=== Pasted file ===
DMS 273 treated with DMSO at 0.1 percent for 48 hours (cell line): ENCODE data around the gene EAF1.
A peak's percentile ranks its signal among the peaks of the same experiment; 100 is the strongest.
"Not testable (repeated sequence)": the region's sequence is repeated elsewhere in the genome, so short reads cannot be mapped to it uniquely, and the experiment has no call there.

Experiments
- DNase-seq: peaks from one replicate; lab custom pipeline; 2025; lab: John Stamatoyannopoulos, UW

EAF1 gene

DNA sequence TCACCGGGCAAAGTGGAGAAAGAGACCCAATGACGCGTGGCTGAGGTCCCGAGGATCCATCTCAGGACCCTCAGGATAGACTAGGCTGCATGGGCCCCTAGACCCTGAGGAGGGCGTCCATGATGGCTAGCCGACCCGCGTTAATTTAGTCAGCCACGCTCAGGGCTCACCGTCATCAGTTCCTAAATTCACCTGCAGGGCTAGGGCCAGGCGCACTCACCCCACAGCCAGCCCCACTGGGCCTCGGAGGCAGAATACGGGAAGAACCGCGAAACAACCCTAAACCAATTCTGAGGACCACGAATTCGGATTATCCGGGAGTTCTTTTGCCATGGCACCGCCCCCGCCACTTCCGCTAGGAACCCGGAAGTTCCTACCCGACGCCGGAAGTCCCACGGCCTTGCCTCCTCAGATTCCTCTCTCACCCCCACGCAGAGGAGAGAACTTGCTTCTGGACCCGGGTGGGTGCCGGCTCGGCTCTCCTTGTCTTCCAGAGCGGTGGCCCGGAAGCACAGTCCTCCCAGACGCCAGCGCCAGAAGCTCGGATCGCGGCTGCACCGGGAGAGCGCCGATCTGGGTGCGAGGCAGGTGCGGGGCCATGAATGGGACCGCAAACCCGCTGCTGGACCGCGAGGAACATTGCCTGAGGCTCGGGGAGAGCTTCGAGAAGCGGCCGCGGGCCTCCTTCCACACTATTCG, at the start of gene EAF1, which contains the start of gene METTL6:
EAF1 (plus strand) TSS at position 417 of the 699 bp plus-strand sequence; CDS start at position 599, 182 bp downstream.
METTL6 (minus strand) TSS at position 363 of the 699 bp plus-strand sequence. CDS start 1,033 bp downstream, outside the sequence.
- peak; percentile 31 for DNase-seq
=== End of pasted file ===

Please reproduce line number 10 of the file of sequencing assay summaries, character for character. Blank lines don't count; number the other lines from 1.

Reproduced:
- peak; percentile 31 for DNase-seq